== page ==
Philippine President Rodrigo Duterte expects formal bilateral talks with China on disputed waters in the South China Sea to commence “within the year.” Speaking on Tuesday, Duterte said that he would not bring up the South China Sea disputes or the award of a Hague-based tribunal that heavily favored the Philippines over China at the upcoming Association of Southeast Asian Nations (ASEAN) summit in Laos or its associated meetings, including the East Asia Summit.
According to Reuters, Duterte told reporters that it was “better to continually engage China in a diplomatic dialogue rather than anger officials there.” Though he spoke sharply on the South China Sea during his campaign for the presidency, resolving to personally plant the Philippines flag on features claimed by the Philippines, Duterte has increasingly softened his approach. China rejected the validity of the arbitration tribunal’s decision and has said that its South China Sea disputes should be dealt with in a bilateral setting.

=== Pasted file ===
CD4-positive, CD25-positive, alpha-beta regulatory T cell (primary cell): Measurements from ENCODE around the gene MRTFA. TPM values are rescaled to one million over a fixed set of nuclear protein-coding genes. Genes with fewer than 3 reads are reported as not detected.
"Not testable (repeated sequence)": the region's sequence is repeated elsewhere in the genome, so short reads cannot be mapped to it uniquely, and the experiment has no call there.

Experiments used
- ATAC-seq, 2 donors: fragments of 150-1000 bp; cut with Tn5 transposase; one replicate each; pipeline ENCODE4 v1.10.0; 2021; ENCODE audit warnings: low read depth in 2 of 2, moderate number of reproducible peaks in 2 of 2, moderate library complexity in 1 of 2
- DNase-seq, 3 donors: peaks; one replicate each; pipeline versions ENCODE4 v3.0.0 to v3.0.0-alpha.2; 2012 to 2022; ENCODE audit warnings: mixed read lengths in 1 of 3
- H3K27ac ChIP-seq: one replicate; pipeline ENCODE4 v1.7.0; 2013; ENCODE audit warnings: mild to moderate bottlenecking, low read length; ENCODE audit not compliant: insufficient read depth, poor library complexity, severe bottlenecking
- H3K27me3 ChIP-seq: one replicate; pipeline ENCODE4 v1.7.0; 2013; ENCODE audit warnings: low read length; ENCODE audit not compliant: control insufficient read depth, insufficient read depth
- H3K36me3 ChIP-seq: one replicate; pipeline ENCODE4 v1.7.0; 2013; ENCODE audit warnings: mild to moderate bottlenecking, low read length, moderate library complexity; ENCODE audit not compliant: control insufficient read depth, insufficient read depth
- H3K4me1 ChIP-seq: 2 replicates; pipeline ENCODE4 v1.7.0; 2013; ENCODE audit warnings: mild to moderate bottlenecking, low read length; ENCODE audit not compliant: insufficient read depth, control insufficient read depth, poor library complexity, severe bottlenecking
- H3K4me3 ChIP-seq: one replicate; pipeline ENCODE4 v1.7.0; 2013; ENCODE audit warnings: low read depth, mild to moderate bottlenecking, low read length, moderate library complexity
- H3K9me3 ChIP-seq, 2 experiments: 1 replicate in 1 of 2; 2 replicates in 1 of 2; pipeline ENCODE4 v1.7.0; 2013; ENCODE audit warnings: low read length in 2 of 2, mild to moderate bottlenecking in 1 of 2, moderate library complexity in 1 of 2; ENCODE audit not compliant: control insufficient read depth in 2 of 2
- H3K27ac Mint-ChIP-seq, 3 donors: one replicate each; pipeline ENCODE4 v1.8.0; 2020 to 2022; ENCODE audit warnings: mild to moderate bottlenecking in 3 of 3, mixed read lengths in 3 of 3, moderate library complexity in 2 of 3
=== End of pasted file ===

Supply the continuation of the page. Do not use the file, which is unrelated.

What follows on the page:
Since the highly anticipated July 12 verdict in the 2013 case filed by the previous Philippine government concerning maritime entitlement disputes in the South China Sea, Duterte’s government has sought to manage tensions with Beijing. Before his comments on Tuesday, Duterte had dispatched former Philippine President Fidel Ramos to China for informal discussions. As I wrote then, Ramos’ trip succeeded in laying the ground for subsequent talks, but these hinge on the post-award status quo in the South China Sea remaining constant.
Even if the Philippines does not bring up the tribunal’s award or the question of the South China Sea at the upcoming bout of Asian summitry in Laos, it’s almost assured that other states will. The Philippines and China are but two of five total claimants that will be present in Laos, including Vietnam, Malaysia, and Brunei. (Taiwan, though not participating in the summits, is also a claimant.)
Duterte’s government hasn’t publicly revealed what objectives it wants to pursue in talks with China. The tribunal’s award favored the Philippines’ position on nearly all questions, making it unlikely that Manila would be able to offer any real concessions in direct talks. Moreover, while Ramos’ talks with his Chinese counterparts produced a shortlist of several modest cooperative schemes, none of the recommendations involve the Philippines allowing China to exploit resources at Reed Bank or Scarborough Shoal. Both features are likely to remain sticking points in bilateral talks; China continues to control Scarborough Shoal, which it seized from Manila in a 2012 stand-off.